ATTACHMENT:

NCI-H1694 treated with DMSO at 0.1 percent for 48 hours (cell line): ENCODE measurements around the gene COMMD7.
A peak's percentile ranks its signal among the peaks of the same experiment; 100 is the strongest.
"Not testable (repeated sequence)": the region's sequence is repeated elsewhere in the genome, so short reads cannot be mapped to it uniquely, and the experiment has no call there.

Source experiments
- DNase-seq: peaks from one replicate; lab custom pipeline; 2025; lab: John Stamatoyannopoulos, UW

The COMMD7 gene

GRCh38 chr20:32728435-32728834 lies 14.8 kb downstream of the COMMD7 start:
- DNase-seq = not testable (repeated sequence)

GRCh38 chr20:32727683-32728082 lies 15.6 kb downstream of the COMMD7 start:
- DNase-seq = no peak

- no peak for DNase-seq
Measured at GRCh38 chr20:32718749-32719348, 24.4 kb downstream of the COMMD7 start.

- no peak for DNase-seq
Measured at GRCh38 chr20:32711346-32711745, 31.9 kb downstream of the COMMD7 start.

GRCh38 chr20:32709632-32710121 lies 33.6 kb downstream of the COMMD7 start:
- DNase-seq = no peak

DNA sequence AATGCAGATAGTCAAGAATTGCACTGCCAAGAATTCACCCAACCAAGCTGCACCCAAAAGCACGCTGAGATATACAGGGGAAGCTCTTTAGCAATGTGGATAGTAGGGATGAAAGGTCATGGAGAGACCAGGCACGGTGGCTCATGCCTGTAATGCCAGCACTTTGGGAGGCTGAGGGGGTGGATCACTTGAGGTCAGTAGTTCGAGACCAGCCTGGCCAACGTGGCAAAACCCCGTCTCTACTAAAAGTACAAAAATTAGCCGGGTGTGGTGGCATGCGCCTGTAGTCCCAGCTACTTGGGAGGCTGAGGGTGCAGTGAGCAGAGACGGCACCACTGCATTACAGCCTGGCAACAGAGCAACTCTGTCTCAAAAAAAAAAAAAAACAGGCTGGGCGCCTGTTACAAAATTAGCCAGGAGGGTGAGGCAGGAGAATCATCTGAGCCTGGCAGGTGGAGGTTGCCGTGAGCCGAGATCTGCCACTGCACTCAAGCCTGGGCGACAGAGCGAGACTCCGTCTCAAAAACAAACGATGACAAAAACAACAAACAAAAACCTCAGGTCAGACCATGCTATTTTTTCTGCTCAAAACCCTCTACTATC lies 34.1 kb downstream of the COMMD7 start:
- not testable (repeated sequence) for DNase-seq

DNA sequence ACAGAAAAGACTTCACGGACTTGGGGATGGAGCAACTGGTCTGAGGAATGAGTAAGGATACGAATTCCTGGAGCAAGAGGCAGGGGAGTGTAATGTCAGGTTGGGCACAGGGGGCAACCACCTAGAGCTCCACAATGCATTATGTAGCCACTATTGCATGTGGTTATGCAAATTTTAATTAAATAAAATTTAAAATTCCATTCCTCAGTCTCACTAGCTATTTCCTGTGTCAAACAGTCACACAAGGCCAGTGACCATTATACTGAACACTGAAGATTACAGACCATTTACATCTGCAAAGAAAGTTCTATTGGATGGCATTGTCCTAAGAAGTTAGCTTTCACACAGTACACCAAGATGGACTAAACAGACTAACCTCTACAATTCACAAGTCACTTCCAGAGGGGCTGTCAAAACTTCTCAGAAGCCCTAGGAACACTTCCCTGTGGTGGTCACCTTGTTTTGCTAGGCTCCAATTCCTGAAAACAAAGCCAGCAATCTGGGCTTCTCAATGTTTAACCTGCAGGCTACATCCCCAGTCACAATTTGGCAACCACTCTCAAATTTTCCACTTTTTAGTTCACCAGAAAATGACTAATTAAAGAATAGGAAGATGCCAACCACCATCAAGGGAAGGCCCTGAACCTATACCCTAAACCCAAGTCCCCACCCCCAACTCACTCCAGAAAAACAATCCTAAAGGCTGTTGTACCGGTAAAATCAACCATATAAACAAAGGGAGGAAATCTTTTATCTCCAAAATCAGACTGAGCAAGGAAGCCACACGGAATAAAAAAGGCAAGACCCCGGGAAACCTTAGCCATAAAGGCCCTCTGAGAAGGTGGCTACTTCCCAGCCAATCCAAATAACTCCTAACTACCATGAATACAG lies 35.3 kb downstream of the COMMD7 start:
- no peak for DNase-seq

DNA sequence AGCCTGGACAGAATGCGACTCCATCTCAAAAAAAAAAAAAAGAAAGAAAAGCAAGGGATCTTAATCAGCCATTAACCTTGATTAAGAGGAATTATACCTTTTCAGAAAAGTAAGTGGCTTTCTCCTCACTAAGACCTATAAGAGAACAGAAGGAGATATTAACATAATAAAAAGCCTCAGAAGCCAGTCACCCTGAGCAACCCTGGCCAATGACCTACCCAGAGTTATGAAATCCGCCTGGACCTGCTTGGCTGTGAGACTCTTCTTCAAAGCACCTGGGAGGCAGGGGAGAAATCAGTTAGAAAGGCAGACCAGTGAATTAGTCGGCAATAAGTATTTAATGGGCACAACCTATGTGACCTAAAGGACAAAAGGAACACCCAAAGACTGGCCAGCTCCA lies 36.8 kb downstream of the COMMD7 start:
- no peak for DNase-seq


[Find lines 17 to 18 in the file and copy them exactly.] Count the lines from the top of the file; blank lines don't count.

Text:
DNA sequence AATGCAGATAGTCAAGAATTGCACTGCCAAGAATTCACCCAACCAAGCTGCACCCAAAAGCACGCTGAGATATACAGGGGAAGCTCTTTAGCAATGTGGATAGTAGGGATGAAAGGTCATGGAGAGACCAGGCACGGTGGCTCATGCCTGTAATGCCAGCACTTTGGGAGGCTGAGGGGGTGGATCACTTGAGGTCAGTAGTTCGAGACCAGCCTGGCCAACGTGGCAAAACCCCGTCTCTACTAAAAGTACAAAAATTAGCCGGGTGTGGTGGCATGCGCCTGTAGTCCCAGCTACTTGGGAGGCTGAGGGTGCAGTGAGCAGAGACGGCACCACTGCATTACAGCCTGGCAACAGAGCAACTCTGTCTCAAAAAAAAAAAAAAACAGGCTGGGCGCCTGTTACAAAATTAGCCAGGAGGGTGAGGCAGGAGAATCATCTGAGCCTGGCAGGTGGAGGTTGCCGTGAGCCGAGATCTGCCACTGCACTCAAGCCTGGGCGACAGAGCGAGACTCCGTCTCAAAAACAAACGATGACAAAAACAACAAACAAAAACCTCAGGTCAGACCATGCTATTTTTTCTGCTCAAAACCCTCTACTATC lies 34.1 kb downstream of the COMMD7 start:
- not testable (repeated sequence) for DNase-seq